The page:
Before we move into the season of holiday celebrations, I’d like to say a few words in praise of lament. Lament—the expression of sadness, grief, mourning—is an underrated practice in contemporary life. In their book about lament called Rachel’s Cry, religion scholars Daniel Migliore and Kathleen Billman suggest that we’re reluctant as a society to publically grieve our failures, limitations, and losses. The title of their book comes from the biblical book of Jeremiah (31.15) where the prophet talks about Rachel’s inconsolable weeping for her lost children. In Jewish tradition, Rachel’s grief is revered and respected, while in Christianity her cry receives scant attention. Perhaps it’s because the Christian story ends with resolution—there’s a resurrection!—that Christians and many in the dominant culture do not give the practice of lament its due.
In the past several years, I’ve gained a healthy respect for lament. Dealing with cancer or other tough issues in life leads to lament, to a posture of sadness and sorrow. But that’s a hard sell in America much of the time, land of political slogans like, “Happy days are here again!” and “It’s morning in America.” Writer Barbara Ehrenreich’s most recent book, Bright Sided: How Positive Thinking is Undermining America, begins with a chapter about her own entrance into “Cancerland” due to a breast cancer diagnosis. When she found her way to online forums on breast cancer and expressed her lament over her condition—including frustration over the lack of funding for researching breast cancer—other users in these online communities responded with words of caution about Ehrenreich’s negative attitude, telling her they were praying for her so that she might become more positive.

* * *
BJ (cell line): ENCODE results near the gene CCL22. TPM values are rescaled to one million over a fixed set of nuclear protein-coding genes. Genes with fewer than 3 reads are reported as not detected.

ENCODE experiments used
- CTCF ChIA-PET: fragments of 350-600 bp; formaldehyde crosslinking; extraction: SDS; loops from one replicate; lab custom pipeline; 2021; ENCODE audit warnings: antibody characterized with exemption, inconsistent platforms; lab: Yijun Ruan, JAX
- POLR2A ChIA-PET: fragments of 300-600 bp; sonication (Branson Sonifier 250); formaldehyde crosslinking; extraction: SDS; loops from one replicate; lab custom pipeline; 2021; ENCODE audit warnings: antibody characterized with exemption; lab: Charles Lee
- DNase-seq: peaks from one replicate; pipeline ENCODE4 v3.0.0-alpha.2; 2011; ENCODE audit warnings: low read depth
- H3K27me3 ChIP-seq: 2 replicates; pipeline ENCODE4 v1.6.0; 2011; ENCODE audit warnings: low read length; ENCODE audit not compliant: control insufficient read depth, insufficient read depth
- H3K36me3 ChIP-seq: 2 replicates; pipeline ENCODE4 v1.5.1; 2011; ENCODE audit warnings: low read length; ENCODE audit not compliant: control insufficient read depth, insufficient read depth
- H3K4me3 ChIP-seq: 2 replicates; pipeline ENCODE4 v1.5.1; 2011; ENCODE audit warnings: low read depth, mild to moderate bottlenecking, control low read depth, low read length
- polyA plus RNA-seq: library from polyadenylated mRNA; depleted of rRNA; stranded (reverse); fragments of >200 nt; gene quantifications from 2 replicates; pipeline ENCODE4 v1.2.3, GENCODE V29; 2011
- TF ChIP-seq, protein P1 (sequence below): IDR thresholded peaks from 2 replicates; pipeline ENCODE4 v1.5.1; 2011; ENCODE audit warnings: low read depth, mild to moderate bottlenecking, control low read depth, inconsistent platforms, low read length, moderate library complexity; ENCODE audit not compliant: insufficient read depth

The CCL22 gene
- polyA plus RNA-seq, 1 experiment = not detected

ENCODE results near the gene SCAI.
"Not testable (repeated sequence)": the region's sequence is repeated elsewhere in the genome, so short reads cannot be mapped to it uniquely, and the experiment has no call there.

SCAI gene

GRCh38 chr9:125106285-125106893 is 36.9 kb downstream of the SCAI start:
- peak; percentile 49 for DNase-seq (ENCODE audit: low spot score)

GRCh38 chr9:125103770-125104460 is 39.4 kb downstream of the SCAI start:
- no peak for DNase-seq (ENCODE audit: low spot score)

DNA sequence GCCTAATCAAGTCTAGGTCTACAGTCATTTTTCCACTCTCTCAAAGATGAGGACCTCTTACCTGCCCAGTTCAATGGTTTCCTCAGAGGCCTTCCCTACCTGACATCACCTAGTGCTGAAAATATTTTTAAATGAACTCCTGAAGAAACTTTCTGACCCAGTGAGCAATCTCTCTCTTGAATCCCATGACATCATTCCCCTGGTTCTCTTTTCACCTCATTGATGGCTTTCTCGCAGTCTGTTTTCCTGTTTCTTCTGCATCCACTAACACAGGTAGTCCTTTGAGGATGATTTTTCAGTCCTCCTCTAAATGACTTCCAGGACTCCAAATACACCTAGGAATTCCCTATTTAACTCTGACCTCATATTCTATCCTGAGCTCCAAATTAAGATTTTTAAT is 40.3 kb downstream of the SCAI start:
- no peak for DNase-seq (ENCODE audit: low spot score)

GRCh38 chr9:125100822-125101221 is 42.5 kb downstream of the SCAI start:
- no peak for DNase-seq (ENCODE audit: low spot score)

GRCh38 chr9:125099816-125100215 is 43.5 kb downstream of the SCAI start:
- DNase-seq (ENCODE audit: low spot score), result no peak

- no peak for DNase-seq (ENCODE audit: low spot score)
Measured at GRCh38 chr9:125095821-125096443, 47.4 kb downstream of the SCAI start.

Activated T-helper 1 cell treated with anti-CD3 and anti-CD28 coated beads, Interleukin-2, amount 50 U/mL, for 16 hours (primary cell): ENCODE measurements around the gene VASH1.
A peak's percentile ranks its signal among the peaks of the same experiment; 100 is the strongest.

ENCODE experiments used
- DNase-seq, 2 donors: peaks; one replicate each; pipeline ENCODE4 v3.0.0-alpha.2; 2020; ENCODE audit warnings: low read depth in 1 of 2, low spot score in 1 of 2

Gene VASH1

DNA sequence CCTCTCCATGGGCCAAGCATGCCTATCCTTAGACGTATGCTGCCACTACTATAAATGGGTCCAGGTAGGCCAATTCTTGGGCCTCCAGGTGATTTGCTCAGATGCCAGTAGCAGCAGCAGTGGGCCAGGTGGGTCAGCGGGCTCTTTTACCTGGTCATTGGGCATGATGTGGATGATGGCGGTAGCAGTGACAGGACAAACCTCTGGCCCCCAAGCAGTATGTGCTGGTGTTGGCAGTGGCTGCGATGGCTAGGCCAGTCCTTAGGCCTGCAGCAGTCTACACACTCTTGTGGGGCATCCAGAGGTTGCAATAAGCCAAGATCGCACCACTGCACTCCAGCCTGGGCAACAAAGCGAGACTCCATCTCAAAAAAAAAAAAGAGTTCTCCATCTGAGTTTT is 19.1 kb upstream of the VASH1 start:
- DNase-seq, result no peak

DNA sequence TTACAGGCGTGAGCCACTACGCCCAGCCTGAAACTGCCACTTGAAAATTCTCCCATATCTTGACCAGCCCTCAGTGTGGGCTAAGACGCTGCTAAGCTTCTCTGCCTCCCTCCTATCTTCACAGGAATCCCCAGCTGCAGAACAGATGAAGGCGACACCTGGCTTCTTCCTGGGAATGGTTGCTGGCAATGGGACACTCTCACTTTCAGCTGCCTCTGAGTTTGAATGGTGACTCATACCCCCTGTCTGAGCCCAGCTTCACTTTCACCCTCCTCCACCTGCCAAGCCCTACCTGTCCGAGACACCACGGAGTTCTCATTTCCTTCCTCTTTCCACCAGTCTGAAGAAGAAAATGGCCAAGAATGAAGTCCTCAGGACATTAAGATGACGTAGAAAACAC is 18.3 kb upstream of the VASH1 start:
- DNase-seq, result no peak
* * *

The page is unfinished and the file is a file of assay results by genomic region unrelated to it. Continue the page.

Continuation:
While there is certainly a case to be made against a constant posture of negativity in the face of life’s challenges, I worry that we don’t allow enough space for lament, especially in a more public way.
It seems to me that when religion embodies the best of what it has to offer, it makes room for lament. Religious traditions have established rituals—from All Saints Day to Yom Kippur to the Day of the Dead—that encourage public displays of lamentation. It’s also important to acknowledge, though, that holidays and rituals intended to be celebratory like Thanksgiving and Christmas can also be times of quiet (or even not-so-quiet) lament. When it comes time to celebrate and there has been significant loss since the previous time of celebration, the “most wonderful time of the year” can grow heavy with grief. Perhaps we can make more space for moments of lament—both public and private—over the next couple months.
Why a post about lament on a blog about grace? Because lament is a necessary precursor to hope. To be able to give voice to our deepest sorrows, to attend to thesufferings that ultimately pass none of us by, is to give ourselves permission to lament. And when such permission is granted, we can begin to take some steps toward healing. And healing is intimately intertwined with grace.
Here’s to lament, and to the movement toward hope and healing that often follow.